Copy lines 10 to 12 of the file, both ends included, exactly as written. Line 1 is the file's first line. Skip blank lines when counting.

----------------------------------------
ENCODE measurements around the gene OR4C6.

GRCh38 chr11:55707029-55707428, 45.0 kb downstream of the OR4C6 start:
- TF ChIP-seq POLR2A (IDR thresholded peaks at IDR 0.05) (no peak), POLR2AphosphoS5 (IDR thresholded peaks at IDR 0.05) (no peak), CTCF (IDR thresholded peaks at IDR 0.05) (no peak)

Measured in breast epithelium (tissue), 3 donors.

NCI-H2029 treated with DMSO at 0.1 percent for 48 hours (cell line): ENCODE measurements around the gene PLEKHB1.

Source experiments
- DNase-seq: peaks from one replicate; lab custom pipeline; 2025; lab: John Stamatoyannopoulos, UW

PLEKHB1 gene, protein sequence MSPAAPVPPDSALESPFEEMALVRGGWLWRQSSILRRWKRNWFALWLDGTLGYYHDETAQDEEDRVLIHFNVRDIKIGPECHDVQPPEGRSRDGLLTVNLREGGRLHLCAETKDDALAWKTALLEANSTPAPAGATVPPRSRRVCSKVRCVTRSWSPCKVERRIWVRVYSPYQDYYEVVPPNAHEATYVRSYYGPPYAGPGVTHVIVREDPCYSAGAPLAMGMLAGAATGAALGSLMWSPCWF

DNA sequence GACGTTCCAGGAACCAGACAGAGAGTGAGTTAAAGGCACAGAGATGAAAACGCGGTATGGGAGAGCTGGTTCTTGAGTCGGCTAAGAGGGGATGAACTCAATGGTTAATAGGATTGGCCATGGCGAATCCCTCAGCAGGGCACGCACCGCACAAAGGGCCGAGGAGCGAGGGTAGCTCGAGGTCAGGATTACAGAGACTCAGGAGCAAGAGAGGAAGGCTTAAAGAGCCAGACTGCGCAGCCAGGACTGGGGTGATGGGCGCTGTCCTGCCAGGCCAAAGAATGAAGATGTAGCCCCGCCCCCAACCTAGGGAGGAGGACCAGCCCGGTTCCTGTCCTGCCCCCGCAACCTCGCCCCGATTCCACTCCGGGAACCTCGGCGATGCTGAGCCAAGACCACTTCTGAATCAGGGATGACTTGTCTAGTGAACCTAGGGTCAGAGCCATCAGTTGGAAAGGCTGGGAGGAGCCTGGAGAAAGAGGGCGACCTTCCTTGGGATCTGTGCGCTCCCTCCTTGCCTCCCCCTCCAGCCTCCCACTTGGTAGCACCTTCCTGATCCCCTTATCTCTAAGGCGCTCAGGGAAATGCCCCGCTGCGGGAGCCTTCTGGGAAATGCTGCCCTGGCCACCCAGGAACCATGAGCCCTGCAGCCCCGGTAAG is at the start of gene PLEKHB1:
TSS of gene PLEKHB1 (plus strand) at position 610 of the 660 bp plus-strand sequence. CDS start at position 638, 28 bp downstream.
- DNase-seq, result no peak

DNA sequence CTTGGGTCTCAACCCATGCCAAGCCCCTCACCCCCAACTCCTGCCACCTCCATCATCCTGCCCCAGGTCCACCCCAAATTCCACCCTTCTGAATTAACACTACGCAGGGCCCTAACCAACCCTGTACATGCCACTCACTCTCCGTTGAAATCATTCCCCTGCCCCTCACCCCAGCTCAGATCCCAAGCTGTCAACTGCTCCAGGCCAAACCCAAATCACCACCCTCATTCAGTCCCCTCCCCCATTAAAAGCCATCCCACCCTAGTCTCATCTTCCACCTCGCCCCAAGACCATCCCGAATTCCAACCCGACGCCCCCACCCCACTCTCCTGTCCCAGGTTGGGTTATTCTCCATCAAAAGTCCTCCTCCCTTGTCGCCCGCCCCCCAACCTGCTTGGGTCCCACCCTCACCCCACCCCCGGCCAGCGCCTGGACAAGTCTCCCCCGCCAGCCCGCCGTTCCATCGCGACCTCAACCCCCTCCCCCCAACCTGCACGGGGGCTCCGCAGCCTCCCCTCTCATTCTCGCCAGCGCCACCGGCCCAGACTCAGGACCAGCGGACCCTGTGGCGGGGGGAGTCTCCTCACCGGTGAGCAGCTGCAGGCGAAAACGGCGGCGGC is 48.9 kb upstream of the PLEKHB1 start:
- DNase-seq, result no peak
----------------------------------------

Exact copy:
TSS of gene PLEKHB1 (plus strand) at position 610 of the 660 bp plus-strand sequence. CDS start at position 638, 28 bp downstream.
- DNase-seq, result no peak

DNA sequence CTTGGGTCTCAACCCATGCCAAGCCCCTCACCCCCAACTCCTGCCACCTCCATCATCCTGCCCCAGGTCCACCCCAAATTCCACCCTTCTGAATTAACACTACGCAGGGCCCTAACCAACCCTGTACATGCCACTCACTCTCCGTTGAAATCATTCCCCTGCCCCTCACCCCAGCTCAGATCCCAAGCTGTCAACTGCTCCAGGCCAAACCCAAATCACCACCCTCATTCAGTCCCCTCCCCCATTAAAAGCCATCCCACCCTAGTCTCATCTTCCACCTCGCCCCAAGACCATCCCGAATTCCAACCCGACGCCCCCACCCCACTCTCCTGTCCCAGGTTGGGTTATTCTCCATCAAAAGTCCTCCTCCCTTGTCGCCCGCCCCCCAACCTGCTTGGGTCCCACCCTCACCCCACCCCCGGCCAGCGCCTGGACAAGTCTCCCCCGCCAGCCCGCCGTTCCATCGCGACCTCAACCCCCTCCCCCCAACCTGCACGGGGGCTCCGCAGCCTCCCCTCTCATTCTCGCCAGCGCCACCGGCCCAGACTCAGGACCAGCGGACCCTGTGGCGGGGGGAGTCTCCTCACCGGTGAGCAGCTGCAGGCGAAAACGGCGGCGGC is 48.9 kb upstream of the PLEKHB1 start: